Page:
You may be asking yourself: how do you get CBD from the plant? Are there different ways of doing this? Which is the best way?
We're glad you asked (or didn't - that's cool too). We're here to give you a simple guide on how its done, and cover a few benefits and drawbacks of each method.
We strongly encourage you to do additional research as needed, and always think for yourself.
We'll be covering 3 common methods of extraction used in the cannabis industry. Keep in mind, there are many methods / processes in addition to the ones listed below:
Carbon Dioxide (CO₂)
Hydrocarbons and Natural Solvents
In CO₂ extraction, carbon dioxide is pressurized in metal tanks until it becomes a supercritical fluid. The CO₂ acts as a solvent, which extracts many compounds from the plant including the essential active compounds such as CBD. This is the same process used for the decaffeination of coffee.
What exactly is supercritical CO₂?
Think of supercritical as the state that is neither gas nor liquid. The CO₂ will fill the container like a gas, but remain dense like a liquid. Supercritical CO₂ plays an important role as an environmentally friendly commercial and industrial solvent used to extract specific chemicals from biomass.
How it's done
Pressurized supercritical CO₂ is added to an extraction chamber filled with ground cannabis / hemp.
The CO₂ acts as a solvent, dissolving the cannabinoids and others compounds which flow to a separation chamber.
The pressure is relieved, causing the CO₂ to turn back into a gas leaving behind cannabis oils, waxes, and resins.
Pros of CO2 Extraction:
CO₂ is a non-toxic method of extracting CBD, and the gas can be reused.
Heat-sensitive nutrients and substances come out mostly intact.
CO₂ is non-flammable and requires fewer safety precautions compared to alternative methods.
Cons of CO₂ Extraction:
CO₂ requires expensive machinery to run creating a high upfront cost to manufacturing facilities, and also carries higher operating costs.
CO₂ Extraction can take longer than other techniques like ethanol extraction and this long process can sometimes damage the terpenes and cannabinoids being extracted.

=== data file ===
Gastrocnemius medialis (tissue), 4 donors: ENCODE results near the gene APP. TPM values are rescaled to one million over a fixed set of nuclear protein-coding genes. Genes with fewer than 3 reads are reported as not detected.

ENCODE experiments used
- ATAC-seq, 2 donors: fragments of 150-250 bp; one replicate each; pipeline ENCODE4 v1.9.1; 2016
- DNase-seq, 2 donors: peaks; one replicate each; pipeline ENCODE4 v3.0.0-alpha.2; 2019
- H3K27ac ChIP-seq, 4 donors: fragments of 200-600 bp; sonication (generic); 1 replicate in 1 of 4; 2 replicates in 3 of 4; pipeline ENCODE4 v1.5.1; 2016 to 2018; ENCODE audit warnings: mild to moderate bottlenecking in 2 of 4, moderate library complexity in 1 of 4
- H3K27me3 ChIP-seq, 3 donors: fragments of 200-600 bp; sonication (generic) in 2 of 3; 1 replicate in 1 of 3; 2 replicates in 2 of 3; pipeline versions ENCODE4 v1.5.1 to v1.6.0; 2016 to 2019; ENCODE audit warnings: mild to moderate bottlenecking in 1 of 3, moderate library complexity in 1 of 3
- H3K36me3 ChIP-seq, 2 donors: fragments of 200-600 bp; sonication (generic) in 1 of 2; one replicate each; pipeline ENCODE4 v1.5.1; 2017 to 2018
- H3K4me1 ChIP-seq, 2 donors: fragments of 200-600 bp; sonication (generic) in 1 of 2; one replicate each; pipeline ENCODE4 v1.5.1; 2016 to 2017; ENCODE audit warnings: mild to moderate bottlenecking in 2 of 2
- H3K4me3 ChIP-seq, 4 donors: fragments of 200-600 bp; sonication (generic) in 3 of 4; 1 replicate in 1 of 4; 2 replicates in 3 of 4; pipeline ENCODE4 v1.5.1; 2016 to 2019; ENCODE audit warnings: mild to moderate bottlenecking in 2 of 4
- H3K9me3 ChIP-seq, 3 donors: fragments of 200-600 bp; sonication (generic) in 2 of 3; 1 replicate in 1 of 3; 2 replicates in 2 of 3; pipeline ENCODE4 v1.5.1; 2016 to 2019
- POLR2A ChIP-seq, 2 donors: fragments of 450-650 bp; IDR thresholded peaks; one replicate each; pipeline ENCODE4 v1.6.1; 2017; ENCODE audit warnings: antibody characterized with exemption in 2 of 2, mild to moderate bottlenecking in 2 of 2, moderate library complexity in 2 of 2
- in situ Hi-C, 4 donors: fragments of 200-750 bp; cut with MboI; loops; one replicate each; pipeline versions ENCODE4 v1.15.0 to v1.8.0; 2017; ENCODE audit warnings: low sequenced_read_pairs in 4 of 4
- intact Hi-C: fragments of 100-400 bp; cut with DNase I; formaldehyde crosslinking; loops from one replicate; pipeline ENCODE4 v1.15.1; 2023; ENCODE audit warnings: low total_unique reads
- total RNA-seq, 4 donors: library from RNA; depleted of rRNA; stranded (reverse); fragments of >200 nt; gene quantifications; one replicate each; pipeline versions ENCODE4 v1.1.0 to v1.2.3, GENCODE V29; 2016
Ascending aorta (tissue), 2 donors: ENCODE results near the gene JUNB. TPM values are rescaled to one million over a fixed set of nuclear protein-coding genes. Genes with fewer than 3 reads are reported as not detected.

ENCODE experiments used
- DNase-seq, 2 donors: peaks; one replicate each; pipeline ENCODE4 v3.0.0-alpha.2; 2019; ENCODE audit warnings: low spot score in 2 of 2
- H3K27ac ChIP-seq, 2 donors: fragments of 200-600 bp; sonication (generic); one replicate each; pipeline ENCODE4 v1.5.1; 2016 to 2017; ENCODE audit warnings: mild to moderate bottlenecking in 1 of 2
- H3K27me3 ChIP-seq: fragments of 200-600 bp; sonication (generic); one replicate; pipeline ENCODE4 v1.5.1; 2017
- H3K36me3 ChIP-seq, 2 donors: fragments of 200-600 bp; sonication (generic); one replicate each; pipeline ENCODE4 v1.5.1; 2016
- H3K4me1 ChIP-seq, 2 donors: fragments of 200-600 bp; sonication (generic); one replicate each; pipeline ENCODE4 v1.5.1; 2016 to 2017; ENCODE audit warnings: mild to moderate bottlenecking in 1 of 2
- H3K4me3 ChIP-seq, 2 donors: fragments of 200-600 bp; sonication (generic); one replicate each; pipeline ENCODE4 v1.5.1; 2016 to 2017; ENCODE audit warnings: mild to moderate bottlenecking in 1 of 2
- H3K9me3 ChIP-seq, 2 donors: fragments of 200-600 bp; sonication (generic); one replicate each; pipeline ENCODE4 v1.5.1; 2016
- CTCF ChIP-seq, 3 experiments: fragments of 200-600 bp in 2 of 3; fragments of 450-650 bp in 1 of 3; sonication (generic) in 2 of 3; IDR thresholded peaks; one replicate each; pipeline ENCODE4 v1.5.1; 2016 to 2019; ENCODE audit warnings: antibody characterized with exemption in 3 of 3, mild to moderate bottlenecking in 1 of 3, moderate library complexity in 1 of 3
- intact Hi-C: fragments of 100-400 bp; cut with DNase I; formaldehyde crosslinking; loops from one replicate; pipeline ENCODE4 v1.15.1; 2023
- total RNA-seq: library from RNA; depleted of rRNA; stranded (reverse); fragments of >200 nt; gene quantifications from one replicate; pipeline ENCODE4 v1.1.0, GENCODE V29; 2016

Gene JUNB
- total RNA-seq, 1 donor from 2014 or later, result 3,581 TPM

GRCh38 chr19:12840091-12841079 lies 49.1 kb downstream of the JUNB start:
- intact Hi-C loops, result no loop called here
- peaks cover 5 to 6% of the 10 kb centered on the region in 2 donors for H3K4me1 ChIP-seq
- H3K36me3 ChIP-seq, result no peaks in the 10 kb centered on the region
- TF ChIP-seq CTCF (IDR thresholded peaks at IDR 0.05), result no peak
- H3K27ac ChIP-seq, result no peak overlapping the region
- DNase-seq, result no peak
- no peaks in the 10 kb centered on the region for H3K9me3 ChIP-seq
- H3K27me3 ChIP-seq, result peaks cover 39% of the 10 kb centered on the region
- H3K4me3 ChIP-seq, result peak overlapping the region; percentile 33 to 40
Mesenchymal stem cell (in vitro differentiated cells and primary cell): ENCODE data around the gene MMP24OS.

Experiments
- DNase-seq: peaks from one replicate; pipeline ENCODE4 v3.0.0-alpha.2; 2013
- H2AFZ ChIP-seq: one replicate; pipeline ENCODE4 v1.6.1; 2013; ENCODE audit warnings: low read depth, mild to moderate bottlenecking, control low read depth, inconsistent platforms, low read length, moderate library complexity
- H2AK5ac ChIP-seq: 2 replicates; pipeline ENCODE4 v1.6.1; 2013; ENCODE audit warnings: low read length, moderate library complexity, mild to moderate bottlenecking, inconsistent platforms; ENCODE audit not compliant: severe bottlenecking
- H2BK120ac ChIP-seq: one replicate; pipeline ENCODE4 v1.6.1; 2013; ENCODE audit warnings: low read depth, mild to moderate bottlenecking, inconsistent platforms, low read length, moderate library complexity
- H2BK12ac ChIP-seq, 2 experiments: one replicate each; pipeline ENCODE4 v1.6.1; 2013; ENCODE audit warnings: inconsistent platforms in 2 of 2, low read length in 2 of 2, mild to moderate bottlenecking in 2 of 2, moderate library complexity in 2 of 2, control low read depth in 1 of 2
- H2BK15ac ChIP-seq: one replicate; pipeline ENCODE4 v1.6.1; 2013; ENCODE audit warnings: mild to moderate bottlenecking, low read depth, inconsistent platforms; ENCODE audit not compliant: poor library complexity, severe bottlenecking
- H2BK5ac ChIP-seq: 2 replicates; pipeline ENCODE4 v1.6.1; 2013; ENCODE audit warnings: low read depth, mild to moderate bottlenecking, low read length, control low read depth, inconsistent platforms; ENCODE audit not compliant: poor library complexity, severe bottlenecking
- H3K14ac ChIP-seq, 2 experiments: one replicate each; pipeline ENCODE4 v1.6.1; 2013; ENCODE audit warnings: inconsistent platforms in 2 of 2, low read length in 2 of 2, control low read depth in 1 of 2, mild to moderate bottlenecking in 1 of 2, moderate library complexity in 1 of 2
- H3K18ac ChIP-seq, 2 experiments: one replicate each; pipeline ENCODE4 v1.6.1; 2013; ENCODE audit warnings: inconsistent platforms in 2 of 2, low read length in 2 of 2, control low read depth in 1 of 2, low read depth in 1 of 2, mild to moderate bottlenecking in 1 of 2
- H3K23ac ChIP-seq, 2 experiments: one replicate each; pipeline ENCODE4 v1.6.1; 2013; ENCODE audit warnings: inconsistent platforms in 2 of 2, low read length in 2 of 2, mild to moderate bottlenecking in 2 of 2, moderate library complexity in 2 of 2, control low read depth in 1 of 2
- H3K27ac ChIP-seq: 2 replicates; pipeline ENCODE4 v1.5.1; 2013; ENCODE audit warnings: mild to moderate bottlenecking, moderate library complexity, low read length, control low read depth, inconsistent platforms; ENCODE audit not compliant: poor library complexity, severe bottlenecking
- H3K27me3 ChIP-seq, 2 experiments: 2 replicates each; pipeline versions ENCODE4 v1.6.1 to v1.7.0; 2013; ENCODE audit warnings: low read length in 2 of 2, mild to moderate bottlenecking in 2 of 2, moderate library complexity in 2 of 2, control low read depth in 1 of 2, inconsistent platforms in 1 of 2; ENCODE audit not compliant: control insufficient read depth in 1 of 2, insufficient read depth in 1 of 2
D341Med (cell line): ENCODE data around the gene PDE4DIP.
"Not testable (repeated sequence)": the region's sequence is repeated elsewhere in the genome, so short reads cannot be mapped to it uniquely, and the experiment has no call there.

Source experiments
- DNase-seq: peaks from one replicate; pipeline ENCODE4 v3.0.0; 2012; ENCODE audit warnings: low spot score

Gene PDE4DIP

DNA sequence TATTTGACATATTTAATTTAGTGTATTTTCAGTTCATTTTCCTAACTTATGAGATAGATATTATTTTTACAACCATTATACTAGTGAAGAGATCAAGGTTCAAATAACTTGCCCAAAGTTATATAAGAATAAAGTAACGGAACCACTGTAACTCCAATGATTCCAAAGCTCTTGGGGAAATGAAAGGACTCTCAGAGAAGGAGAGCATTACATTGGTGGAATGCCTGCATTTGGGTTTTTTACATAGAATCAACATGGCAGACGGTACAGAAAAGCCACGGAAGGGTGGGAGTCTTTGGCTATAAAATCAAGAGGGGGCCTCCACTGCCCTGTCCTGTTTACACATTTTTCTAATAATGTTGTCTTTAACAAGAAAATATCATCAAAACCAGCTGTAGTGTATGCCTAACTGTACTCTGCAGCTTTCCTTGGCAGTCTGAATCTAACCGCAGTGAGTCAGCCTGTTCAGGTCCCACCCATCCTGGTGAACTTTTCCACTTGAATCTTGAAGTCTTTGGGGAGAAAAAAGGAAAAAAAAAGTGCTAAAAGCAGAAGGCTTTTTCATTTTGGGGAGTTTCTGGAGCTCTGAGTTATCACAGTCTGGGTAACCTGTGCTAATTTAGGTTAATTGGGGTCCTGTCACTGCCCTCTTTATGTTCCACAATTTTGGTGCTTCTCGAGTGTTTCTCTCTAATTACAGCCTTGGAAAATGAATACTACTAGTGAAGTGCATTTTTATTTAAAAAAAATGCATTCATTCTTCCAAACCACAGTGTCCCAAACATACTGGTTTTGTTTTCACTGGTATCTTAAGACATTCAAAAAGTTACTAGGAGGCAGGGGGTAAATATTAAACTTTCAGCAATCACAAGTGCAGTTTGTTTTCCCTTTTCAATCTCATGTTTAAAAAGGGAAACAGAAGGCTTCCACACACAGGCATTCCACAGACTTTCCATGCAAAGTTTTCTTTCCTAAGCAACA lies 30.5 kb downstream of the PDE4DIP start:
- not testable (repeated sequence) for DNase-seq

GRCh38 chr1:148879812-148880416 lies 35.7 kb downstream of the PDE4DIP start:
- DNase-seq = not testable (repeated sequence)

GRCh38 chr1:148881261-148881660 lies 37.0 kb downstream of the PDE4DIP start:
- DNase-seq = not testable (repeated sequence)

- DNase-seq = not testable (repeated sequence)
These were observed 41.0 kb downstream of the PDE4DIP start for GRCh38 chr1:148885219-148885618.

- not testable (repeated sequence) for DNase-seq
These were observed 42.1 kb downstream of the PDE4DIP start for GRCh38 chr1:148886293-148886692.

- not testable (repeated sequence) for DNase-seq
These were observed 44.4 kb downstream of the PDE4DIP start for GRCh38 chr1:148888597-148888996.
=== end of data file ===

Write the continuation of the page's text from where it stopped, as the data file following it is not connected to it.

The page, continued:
Supercritical and subcritical CO₂ extraction is not the most effective method for extracting the full spectrum of cannabinoids and terpenes out of hemp plants. Terpenes are highly volatile compounds and can be lost quickly to evaporate under high temperatures.
Steam Distillation Extraction
Steam is used to free the volatile cannabinoids from the raw plant material. The resulting vapor containing the compounds is cooled and condensed. Oil and water separate as they collect in a receptacle.
How it's done
Ground cannabis / hemp and water are heated in a receptacle similar to the example above.
Vapor rises and condenses in the condensation chamber (glass tube pictured above). To encourage condensation, cold water is pumped through a separate chamber encompassing the first chamber.
The water and oils are naturally insoluble and separate easily after processing.
Pros of Steam Distillation Extraction:
Easiest and oldest (traditional) method of extraction
Safe and doesn't require extensive safety measures, equipment knowledge, or the use of chemicals.
Cons of Steam Distillation Extraction:
Inefficient and requires significantly larger amounts of hemp plant than other methods.
It's difficult to extract exact amounts of CBD concentration.
If the steam gets too hot, it may damage and alter the chemical properties of the cannabinoids.
Hydrocarbons and Natural Solvent Extraction
Ethanol, alcohol or butane is added to the hemp biomass. The liquid solvent draws out the cannabinoids, terpenes and natural phytochemicals from the hemp in a process called Decarboxylation.
How it's done
Ethanol, alcohol or butane is added to the hemp biomass.
The liquid solvent draws out the cannabinoids, terpenes and natural phytochemicals from the hemp in a process called Decarboxylation.
Solvents evaporate and leave behind CBD oil which can be distilled or further processed into an isolate.
Pros of Solvent Extraction:
Solvent extraction methods have a higher yield of CBD per lb. of biomass than the CO₂ extraction method.
Ethanol and solvent extraction is a cheaper process involving less sophisticated machinery than CO₂ extraction.
Our process uses food grade ethanol in place of other organic solvents as a non-toxic, even edible substitute to other organic solvents such as butane.
Solvents are superior to CO₂ at locking onto and drawing out terpenoids and cannabinoids. This ensures a true full-spectrum product with all the beneficial terpenes and cannabinoids.
Cons of of Solvent Extraction:
The solvent extraction method requires more safety equipment to use effectively than steam based extraction, but a bit less than supercritical CO₂ extraction.
Trace amounts of FDA food safe ethanol may be leftover from the extraction process. Some find this concerning, but ethanol is a safe and commonly used preservative for mouthwash, candies, and cakes (if distilled spirits are used in the flavoring process).
Not a recommended process for smokable oils.